Dementia Awareness

4LEX

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It was an old pal's funeral today, Davy Strachan 86, Professional at Bathgate GC retired many years ago.
Sadly he'd been in a care home suffering dementia for a few years. RIP.
Sorry to hear that mate. I've got a family member in a care home with dementia and it's soul destroying seeing them now compared to how they were even just a few years ago.
 

Robster59

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The Father in Law has not been too well over the weekend. He has complained of pain whilst going to the toilet and stomach pains. They called the doctor who prescribed antibiotics. We got a phone call from the Care Home last night, and he has been taken into hospital overnight. Currently, he's on an IV drip, and we're hoping to go in to see him when he's moved into his ward. At the moment the hospital is accepting visitors as long as they are fully vaccinated and tested, so at least we're covered on that.
By all accounts he's still a bit delirious, but we've seen that before when he's had an infection.
 

williamalex1

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The Father in Law has not been too well over the weekend. He has complained of pain whilst going to the toilet and stomach pains. They called the doctor who prescribed antibiotics. We got a phone call from the Care Home last night, and he has been taken into hospital overnight. Currently, he's on an IV drip, and we're hoping to go in to see him when he's moved into his ward. At the moment the hospital is accepting visitors as long as they are fully vaccinated and tested, so at least we're covered on that.
By all accounts he's still a bit delirious, but we've seen that before when he's had an infection.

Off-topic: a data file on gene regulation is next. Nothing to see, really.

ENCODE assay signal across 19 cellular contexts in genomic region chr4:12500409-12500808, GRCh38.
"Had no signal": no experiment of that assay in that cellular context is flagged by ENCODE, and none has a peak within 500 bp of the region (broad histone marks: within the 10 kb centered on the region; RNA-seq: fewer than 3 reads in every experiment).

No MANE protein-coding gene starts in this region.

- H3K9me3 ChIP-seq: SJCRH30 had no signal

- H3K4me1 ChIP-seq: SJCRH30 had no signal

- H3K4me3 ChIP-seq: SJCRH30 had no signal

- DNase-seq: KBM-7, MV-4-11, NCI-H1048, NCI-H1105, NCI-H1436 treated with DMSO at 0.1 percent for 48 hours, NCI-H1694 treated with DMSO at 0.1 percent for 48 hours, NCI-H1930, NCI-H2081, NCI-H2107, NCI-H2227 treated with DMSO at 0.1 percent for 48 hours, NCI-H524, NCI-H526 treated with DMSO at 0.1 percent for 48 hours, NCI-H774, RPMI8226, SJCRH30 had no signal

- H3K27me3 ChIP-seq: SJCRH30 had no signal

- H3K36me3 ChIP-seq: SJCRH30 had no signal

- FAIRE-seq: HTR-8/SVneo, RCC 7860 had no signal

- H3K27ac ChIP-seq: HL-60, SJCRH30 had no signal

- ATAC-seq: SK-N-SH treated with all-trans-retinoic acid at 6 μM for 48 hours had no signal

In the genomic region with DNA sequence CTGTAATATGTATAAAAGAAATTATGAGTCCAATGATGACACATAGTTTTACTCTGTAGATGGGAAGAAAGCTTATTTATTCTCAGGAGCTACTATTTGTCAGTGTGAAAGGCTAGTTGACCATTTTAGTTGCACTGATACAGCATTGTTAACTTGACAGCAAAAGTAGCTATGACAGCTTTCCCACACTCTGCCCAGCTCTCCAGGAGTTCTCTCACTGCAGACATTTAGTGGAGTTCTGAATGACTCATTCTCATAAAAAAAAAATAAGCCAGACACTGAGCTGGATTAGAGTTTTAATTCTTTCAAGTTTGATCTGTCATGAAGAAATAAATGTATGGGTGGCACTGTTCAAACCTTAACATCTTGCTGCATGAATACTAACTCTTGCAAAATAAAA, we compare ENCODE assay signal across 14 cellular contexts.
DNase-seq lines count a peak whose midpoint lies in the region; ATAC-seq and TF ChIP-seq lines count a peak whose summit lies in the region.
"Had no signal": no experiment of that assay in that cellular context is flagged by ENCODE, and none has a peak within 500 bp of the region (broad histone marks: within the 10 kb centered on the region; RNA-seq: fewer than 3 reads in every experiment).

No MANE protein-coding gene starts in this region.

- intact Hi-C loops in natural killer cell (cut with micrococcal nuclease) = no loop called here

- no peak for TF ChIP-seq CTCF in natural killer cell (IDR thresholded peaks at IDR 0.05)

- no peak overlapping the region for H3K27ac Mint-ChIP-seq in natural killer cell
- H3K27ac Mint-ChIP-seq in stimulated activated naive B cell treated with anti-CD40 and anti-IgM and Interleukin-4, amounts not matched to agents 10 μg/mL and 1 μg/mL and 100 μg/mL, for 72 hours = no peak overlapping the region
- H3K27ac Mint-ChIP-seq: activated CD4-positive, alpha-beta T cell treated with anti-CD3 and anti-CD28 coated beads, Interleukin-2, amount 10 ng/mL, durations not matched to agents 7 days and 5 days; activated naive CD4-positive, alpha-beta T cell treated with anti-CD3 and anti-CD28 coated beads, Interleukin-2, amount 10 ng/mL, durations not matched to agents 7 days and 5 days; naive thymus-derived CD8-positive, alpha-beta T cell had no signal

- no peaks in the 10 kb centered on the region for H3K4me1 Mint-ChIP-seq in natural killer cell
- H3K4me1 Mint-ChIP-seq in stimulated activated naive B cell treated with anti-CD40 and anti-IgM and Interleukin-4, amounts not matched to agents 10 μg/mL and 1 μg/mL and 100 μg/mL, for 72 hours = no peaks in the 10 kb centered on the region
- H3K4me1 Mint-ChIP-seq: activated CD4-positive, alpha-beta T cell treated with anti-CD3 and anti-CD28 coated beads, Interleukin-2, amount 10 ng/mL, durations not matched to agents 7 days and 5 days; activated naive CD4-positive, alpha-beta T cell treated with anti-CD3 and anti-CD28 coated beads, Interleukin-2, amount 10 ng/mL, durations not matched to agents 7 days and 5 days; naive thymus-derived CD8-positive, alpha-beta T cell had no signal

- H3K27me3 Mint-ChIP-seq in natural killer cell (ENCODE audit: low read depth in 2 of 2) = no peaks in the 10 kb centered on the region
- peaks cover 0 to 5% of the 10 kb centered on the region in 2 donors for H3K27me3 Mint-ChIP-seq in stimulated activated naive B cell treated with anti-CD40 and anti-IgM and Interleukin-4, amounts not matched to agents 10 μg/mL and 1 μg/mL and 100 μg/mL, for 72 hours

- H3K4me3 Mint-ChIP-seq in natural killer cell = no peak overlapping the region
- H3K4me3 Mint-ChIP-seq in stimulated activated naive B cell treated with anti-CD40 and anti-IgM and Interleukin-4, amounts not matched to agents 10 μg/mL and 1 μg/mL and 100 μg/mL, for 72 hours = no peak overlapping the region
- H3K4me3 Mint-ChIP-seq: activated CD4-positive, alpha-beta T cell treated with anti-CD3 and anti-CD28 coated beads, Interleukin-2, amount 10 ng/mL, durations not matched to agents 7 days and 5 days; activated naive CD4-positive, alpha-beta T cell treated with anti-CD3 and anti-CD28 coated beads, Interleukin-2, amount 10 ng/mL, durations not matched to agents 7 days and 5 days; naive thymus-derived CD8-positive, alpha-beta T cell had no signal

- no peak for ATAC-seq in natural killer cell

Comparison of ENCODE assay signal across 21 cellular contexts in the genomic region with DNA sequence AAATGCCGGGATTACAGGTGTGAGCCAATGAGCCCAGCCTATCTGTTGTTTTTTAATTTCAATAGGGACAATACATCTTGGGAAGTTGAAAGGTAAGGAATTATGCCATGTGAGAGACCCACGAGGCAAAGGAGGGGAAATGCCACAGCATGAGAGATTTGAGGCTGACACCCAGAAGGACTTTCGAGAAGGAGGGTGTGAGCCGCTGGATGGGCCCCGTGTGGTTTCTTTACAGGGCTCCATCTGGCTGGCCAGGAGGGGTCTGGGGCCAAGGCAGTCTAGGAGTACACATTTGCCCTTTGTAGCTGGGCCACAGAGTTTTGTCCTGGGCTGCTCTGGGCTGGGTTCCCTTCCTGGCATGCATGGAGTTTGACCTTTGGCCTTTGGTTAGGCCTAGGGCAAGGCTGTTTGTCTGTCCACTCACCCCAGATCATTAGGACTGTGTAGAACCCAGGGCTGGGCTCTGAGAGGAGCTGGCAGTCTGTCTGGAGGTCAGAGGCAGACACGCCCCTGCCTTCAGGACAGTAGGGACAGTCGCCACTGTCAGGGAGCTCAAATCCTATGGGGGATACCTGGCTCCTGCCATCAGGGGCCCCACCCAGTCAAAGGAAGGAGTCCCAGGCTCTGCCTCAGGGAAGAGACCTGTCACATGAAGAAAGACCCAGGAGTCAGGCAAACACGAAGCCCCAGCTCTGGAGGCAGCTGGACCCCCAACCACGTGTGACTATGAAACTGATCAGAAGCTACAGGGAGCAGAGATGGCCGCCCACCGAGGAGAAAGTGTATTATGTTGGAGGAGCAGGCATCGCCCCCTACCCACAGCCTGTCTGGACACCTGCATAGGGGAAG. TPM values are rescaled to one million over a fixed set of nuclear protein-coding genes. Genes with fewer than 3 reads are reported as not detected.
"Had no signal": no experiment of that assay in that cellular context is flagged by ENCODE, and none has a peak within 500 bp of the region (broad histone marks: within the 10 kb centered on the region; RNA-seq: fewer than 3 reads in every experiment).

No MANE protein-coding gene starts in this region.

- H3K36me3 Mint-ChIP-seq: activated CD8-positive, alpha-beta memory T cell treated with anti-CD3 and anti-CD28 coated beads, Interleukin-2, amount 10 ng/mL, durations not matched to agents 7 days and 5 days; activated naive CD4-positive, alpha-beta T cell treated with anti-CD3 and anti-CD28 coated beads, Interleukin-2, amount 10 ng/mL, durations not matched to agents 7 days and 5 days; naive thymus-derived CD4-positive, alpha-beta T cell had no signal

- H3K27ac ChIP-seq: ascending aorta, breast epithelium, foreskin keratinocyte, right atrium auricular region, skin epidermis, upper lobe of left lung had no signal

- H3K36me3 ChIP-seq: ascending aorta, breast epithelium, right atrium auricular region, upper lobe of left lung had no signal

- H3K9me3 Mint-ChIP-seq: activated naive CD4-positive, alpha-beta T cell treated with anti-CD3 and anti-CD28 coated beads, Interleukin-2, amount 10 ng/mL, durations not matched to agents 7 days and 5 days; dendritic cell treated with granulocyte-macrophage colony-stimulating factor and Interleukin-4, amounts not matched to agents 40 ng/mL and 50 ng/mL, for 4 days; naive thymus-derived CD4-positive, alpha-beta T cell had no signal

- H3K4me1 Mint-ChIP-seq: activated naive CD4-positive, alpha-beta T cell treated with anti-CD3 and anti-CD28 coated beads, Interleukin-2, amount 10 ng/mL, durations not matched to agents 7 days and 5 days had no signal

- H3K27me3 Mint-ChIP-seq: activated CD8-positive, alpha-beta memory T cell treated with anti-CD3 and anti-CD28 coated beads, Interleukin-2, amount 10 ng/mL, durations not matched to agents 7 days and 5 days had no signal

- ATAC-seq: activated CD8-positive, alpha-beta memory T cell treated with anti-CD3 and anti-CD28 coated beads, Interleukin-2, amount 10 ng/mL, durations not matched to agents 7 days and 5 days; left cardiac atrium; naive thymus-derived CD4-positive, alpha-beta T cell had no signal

🤞🙏 is all you can do now, yous have already done as much as possible.
 

Robster59

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🤞🙏 is all you can do now, you have already done as much as possible.
Thanks. We went to see him in the hospital tonight. He's OK but totally disoriented. He will need to stay in hospital for a couple of nights at least for observation. He was taken in via ambulance in the early hours of this morning and, at the moment, is still in the Immediate Assessment Unit, but they are hoping to move him to a ward this evening. It's obviously a concern with all the Covid flying around at the moment, but we just have to keep our fingers crossed. It hit my missus pretty hard. She's never really got on with her Dad, but she was shocked at how wayward he was. And we've been told that his younger brother passed away in the States this week. They haven't spoken for years (it's that type of family :confused:), but it's no use telling him as we think he's actually forgotten he had a brother.
 

toyboy54

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Dementia-awareness; Robster59,,hope you and mrs are o.k.!
I second 'williamalex1' in that you've done all you can, it's now in other's hands!
Don't let Mrs. Robster59 blame herself in any way-family dynamics can be war at times-believe me, I speak from experience (we wrote the the book on dysfunctional)
Be strong-best wishes.....If you want an escape for a few hours then bell/drop me a line, you're always welcome(y):coffee:
 

Tashyboy

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The Father in Law has not been too well over the weekend. He has complained of pain whilst going to the toilet and stomach pains. They called the doctor who prescribed antibiotics. We got a phone call from the Care Home last night, and he has been taken into hospital overnight. Currently, he's on an IV drip, and we're hoping to go in to see him when he's moved into his ward. At the moment the hospital is accepting visitors as long as they are fully vaccinated and tested, so at least we're covered on that.
By all accounts he's still a bit delirious, but we've seen that before when he's had an infection.
It’s tough, bloody tough. As I have said before.
FIL dementia and Alzheimer’.
MIL Breast removed this year and it’s not a medical term but useless.
Dad, Leukaemia, early memory loss still to be tested. now stopped driving so Tash is a taxi driver.
Mum, gall stones, gall bladder to be removed in Jan 2022.
Nigh on full time grandparents.
This is not what retirement said on the tin. Both me and Missis T have brothers or sisters that quite frankly are extracting the urine. Yet the ones that feel guilty are the ones flogging there tits off. 😡
up until Monday all mine and Missis Ts problems were someone else‘s problems. That’s another story.
You and Missis Robster should not be beating yourselves up.